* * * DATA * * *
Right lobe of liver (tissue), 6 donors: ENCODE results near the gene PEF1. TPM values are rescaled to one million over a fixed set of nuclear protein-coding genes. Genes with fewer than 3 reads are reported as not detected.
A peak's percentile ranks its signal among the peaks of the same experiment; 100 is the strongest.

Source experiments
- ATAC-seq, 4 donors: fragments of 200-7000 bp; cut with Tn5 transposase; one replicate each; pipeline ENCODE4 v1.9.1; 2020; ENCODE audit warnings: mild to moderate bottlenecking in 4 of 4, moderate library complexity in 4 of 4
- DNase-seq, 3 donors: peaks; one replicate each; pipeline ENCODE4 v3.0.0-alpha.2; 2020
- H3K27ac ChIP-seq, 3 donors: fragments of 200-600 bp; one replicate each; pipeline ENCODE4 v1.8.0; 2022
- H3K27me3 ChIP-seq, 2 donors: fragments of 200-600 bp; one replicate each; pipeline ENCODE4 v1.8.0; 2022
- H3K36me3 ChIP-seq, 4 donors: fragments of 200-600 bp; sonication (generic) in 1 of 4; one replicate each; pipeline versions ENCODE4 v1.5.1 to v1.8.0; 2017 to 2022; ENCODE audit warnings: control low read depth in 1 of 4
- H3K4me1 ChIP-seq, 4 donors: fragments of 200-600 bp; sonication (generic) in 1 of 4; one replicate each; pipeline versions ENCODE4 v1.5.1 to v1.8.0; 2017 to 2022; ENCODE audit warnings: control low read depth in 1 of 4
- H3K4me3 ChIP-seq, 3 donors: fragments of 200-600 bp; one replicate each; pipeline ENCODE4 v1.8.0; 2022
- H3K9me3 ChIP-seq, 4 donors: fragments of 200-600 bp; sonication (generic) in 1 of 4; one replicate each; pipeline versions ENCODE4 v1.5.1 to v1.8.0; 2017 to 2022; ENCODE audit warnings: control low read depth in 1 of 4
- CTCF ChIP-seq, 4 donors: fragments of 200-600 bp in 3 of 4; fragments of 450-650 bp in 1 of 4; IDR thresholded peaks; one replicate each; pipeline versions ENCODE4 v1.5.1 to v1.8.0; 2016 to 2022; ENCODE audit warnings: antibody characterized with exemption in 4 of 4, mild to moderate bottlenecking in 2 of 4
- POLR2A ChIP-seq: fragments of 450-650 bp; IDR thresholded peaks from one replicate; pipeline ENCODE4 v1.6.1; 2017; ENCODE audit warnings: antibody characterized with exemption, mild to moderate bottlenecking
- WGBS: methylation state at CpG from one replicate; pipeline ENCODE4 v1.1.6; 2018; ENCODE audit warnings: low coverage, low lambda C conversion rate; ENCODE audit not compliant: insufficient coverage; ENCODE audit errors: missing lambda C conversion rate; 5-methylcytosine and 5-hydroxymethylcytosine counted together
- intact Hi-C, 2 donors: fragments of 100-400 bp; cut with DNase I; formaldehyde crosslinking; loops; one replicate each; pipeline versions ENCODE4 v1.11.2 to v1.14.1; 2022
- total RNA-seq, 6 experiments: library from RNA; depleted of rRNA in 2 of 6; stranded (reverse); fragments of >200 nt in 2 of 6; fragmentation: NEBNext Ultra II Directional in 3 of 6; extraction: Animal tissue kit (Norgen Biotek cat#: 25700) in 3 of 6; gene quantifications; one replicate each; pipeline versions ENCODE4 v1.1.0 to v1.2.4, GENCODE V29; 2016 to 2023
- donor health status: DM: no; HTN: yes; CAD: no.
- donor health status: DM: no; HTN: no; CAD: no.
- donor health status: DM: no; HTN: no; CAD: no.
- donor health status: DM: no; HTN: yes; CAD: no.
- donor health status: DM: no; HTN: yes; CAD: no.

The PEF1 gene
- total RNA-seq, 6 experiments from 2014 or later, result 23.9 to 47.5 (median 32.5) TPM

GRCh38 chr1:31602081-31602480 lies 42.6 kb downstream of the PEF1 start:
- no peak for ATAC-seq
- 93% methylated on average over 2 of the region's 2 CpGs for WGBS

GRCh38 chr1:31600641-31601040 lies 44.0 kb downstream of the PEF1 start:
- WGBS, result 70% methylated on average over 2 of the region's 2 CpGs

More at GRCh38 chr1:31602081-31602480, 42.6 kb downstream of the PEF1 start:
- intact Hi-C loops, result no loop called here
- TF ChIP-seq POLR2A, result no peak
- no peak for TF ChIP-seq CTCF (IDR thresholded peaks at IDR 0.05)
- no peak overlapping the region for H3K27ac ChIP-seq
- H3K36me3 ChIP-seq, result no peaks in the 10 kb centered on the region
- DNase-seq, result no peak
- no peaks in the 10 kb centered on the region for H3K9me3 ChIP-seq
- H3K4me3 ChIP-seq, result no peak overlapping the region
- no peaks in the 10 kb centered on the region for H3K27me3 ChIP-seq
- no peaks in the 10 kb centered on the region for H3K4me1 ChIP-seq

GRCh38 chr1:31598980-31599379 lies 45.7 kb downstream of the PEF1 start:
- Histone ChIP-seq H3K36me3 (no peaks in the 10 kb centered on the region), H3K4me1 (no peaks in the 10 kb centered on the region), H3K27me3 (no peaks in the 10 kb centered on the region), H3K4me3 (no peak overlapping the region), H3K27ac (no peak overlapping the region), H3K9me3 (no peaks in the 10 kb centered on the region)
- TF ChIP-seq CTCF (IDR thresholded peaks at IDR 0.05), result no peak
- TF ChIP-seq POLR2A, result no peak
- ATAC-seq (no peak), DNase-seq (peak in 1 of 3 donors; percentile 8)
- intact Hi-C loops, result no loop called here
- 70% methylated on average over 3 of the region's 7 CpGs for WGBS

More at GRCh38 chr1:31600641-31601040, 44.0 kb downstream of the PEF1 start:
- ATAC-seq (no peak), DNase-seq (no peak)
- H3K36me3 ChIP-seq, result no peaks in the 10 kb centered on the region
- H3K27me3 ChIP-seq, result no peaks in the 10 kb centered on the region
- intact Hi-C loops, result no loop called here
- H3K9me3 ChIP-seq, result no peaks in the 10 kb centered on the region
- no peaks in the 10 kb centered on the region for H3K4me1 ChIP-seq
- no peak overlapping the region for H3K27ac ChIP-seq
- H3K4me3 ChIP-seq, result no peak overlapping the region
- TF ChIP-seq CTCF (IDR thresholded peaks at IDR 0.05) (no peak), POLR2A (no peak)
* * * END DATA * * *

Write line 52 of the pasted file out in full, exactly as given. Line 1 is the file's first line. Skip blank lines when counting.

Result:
- H3K9me3 ChIP-seq, result no peaks in the 10 kb centered on the region